Looking back on the past week or so I realize that I’ve spent a lot of time uploading slightly refined versions of photos previously taken rather than taking anything new. As much as I may enjoy looking back on old holiday snaps, I’ve come to realize over the years that no picture of crater lake…
… can really do the place justice. While I’m reminiscing joyfully in my head about the place, the rest of the world just says, “oh. lake. Cool…?” Totally understandable. Those determined stalwarts who wish to may check out Crater Lake National Park, Diamond Lake, Oregon, and the Umpqua River. I don’t really expect you to necessarily do so, but as this blog is primarily dedicated to what I’m doing photographically, there’s your answer.
No, what I’m really here to chatter on about is the Zionsville fall festival. As the seasons turn here in Indiana we find ourselves ready to celebrate the coming onslaught of winter. I wandered out see what could be seen on Sunday of last week and ran into a classic car show. I’d rather forgotten how much I adore the visuals at these things. All the wonderful chrome details are just generally dazzling. I need to make a point to get out to more classic car events.
I just can’t get enough of these shiny, gas-guzzling old birds. Even when I was a wee lad I dreamed of owning a 57 Chevy in cherry red. Until, of course, I realized what it would cost to drive a 57 Chevy in cherry red. Ah well.
And that’s the day that was, more or less. If you’ve got a classic car or anything else that needs photographing drop me a line. I’ll be there with bells on.
PS: Click any photo for a closer look and go look at flickr if you want even more photos.
In the vein of needing things to take a picture of, I gave in to the pressure of 57 Facebook adverts and signed up for a new-ish site called ‘thumbtack’. It claims to connect professionals with jobs in their field. At worst it’s a site that mines personal information for some sort of nefarious gain. Either way, I signed up. Worst case scenario I don’t have any more gigs than I did before. So that said, go hire me!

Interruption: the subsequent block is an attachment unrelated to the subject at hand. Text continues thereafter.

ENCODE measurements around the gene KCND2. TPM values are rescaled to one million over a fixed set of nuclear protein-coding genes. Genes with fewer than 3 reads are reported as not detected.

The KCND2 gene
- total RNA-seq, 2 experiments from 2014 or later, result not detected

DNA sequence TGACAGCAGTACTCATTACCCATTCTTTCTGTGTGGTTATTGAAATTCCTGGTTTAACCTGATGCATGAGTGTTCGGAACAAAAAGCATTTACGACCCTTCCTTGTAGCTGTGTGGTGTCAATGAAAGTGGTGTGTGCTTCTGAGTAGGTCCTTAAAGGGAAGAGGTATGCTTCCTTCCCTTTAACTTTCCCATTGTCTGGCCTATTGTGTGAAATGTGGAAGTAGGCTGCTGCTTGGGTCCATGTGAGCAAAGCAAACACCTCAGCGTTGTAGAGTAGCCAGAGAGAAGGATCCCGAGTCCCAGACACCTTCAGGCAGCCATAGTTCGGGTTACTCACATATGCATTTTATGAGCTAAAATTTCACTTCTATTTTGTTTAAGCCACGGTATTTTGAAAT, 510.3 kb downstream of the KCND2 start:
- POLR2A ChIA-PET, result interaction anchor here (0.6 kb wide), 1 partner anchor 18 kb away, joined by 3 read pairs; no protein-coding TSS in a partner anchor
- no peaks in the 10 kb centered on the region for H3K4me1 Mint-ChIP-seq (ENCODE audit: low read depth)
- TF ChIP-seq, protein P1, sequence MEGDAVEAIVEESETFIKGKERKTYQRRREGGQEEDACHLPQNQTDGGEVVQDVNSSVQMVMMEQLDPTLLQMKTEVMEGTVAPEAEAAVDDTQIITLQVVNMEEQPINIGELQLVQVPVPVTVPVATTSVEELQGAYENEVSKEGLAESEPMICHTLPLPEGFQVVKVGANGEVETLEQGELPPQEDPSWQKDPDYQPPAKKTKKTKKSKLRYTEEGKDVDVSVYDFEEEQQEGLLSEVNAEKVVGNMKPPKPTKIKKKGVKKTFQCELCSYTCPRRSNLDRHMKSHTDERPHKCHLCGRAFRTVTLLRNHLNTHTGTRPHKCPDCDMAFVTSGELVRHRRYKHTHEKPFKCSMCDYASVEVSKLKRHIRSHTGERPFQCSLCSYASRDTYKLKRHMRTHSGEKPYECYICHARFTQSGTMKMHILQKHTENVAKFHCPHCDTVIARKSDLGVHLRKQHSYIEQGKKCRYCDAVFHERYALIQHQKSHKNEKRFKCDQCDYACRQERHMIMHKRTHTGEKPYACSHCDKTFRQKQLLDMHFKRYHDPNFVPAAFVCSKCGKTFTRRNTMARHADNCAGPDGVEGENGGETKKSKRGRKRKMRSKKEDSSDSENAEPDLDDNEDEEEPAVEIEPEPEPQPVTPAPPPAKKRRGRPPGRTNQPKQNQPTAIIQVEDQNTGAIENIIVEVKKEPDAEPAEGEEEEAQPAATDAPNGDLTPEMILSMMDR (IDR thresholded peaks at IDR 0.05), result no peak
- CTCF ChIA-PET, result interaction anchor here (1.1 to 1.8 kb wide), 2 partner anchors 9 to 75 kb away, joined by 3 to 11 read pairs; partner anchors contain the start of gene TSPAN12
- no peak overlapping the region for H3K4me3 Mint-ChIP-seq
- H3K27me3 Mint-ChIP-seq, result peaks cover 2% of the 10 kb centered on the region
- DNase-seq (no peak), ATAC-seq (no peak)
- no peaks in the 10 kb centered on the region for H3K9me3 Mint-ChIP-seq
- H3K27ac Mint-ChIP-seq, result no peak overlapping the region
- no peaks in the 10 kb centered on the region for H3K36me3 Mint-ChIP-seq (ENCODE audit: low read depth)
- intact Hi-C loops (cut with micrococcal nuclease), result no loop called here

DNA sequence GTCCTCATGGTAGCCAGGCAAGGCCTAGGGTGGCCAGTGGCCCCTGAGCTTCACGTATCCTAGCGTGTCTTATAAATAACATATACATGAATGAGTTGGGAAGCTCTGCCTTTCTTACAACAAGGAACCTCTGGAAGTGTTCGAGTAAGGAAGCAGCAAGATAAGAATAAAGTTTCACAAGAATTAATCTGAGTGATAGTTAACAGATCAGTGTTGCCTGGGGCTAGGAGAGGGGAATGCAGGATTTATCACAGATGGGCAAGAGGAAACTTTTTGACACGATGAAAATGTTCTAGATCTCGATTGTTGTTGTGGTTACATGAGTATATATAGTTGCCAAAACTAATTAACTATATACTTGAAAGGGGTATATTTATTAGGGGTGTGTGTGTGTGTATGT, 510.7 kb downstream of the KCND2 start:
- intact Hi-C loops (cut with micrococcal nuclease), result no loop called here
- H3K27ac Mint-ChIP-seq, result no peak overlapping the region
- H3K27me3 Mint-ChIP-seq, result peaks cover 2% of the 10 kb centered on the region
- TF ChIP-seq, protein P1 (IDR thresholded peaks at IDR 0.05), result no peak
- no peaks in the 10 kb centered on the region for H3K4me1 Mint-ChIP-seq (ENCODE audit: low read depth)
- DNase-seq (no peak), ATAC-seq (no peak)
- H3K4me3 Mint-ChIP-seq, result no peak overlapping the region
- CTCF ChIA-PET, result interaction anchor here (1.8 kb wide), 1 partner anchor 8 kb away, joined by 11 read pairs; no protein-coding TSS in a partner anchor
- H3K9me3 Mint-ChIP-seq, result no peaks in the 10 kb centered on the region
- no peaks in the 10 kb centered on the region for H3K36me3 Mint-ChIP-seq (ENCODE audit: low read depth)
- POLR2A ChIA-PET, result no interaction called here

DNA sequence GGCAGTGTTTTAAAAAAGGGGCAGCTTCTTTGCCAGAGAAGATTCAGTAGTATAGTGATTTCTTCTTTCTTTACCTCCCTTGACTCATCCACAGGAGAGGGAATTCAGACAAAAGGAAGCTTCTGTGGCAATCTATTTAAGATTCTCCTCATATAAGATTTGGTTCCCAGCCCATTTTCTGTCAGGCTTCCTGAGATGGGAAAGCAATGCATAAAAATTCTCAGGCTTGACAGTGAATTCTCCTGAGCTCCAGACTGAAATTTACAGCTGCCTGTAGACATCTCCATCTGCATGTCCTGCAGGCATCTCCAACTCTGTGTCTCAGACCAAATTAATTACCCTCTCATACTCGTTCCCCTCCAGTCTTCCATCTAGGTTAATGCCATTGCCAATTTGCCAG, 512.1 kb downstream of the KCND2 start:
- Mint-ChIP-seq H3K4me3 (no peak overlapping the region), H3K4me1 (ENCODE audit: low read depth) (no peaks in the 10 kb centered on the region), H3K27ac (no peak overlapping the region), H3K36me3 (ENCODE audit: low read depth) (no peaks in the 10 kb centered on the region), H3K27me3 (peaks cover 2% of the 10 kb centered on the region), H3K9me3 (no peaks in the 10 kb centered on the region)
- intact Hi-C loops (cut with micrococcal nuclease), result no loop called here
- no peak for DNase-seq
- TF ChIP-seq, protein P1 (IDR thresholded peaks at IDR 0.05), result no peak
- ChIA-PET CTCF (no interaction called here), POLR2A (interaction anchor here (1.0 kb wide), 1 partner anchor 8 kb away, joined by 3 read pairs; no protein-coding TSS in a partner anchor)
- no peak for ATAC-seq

Rob Slaven Photography
If you look at my work at all you’ll notice that it’s quite a lot of random. When it comes to photography, if something sits still I’ll shoot it in macro. If it runs I’ll chase it and if it’s looking back at me then I’ll try to pretend I’m not really taking its picture. I tend to approach all my photography like I’m stalking a wild animal on the Serengeti, even if it happens to be the middle of GenCon and everybody will stop and pose even if you look at them funny.
Despite this general outlook, I still like the idea of taking people’s pictures because they want them taken. For years now I’ve put out the general message that yes I will take your picture, dozens of pictures, and give them to you if only you ask. You don’t even have to sit still because I’m accustomed to that sort of behavior in my subjects, though usually they’re furrier and faster than the average human. On a very rare occasion someone will take me up on my offer and I’ll show up and awkwardness will commence. Having done this a couple of times I’ve come to realize that portrait photography doesn’t really have all that much to do with actual photography, at least not as I define the science of the whole thing. I’m used to having to sneak up on my subjects and work for a couple of hours to catch them at their best whether they want to be caught or not. When you’re doing someone’s portrait though, they do something even more unnerving than run away. They stare back at you expectantly as if to say, “you’re the expert. so now what?” Somehow the desired answer of “Just go about your business and do whatever you’re going to do” doesn’t sit well with people.
This, I think, is a real pity though because it’s those absolutely frank and unposed moments that are most evocative. For example, a few years ago at the Talbot art fair I was behind a dad who had a very tired and very hot child in his arms and snapped this shot. It’s one of those absolutely raw moments but her eyes bore in to me even a year later. This is the sort of thing you get after you’ve let your guard down and stopped smiling the 3rd grade photo day smile into the camera.
I’ll wrap it up because I’m close to coming up on rant status, but I guess my real point is that the good shots happen after your hair is down, your makeup is smudged and you’ve forgotten anybody is taking pictures at all. It’s that moment when you look up and say, “Dad, is it time for lunch yet?” in your best and most expectant face. And that, I suppose, is the difficulty of Tamelife photography. Getting it to revert to its natural state so you can get the best out of it.